Dot plot (statistics)

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A dot chart or dot plot is a statistical chart consisting of data points plotted on a fairly simple scale, typically using filled in circles. There are two common, yet very different, versions of the dot chart. The first has been used in hand-drawn (pre-computer era) graphs to depict distributions going back to 1884.[1] The other version is described by William S. Cleveland as an alternative to the bar chart, in which dots are used to depict the quantitative values (e.g. counts) associated with categorical variables.[2]

Of a distribution[edit]

A dot plot of 50 random values from 0 to 9.

The dot plot as a representation of a distribution consists of group of data points plotted on a simple scale. Dot plots are used for continuous, quantitative, univariate data. Data points may be labelled if there are few of them.

Dot plots are one of the simplest statistical plots, and are suitable for small to moderate sized data sets. They are useful for highlighting clusters and gaps, as well as outliers. Their other advantage is the conservation of numerical information. When dealing with larger data sets (around 20–30 or more data points) the related stemplot, box plot or histogram may be more efficient, as dot plots may become too cluttered after this point. Dot plots may be distinguished from histograms in that dots are not spaced uniformly along the horizontal axis.

Although the plot appears to be simple, its computation and the statistical theory underlying it are not simple. The algorithm for computing a dot plot is closely related to kernel density estimation. The size chosen for the dots affects the appearance of the plot. Choice of dot size is equivalent to choosing the bandwidth for a kernel density estimate.

In the R programming language this type of plot is also referred to as a stripchart[3] or stripplot.[4]

Cleveland dot plots[edit]

Example of a Cleveland dot plot, showing the death rates per 1000 in Virginia in 1940

Dot plot may also refer to plots of points that each belong to one of several categories. They are an alternative to bar charts or pie charts, and look somewhat like a horizontal bar chart where the bars are replaced by a dots at the values associated with each category. Compared to (vertical) bar charts and pie charts, Cleveland argues that dot plots allow more accurate interpretation of the graph by readers by making the labels easier to read, reducing non-data ink (or graph clutter) and supporting table look-up.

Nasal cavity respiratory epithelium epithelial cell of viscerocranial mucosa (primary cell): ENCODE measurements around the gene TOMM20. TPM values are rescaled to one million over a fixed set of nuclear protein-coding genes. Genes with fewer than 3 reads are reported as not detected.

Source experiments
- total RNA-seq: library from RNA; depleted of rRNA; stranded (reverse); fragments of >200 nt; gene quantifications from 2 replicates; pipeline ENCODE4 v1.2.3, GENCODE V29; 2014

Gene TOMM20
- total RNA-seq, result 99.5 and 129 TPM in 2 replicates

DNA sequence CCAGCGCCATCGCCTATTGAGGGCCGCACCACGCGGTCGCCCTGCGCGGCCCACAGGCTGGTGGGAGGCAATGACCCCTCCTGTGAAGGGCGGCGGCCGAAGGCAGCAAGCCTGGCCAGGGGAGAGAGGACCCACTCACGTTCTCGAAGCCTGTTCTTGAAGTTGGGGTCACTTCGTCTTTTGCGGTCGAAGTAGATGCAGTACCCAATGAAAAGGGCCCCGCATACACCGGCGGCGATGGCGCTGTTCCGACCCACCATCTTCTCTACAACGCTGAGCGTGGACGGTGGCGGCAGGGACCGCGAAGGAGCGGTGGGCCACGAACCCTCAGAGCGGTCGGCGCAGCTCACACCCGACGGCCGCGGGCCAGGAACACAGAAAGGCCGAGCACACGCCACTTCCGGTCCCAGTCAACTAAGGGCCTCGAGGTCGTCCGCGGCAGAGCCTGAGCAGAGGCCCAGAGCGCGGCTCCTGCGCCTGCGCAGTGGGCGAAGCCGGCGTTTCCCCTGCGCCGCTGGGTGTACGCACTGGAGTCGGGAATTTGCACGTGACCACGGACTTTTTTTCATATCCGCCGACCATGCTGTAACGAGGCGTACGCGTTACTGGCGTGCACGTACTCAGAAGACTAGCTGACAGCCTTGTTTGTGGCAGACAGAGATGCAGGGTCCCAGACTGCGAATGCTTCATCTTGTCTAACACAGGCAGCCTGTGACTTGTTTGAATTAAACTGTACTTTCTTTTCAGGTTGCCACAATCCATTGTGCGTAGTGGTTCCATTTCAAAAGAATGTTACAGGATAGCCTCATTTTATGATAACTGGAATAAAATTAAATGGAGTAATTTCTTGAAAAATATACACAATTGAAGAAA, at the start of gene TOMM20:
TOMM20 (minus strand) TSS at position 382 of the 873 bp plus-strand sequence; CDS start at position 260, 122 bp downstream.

Dot Chart in process mapping[edit]

The term Dot chart is also used in the area of process mapping. This is a simplified flowchart process flow chart in which columns are tasks, rows are roles, and dots that are inserted at the intersection of tasks and roles represent a sequence of steps. In other words, it is an extensive RACI table with additional information about the sequence of steps in the process.

See also[edit]


  1. ^ Wilkinson, Leland (1999). "Dot plots". The American Statistician. American Statistical Association. 53 (3): 276–281. doi:10.2307/2686111. JSTOR 2686111.
  2. ^ Cleveland, William S. (1993). Visualizing Data. Hobart Press. hdl:2027/mdp.39015026891187. ISBN 0-9634884-0-6.
  3. ^ Peter Dalgaard. Introductory Statistics with R. Springer. ISBN 0-387-95475-9.
  4. ^ Paul Murrell (2005). R Graphics. Chapman & Hall/CRC. ISBN 1-58488-486-X.

Other references[edit]

  • Wild, C. and Seber, G. (2000) Chance Encounters: A First Course in Data Analysis and Inference John Wiley and Sons. ISBN 0-471-32936-3

External links[edit]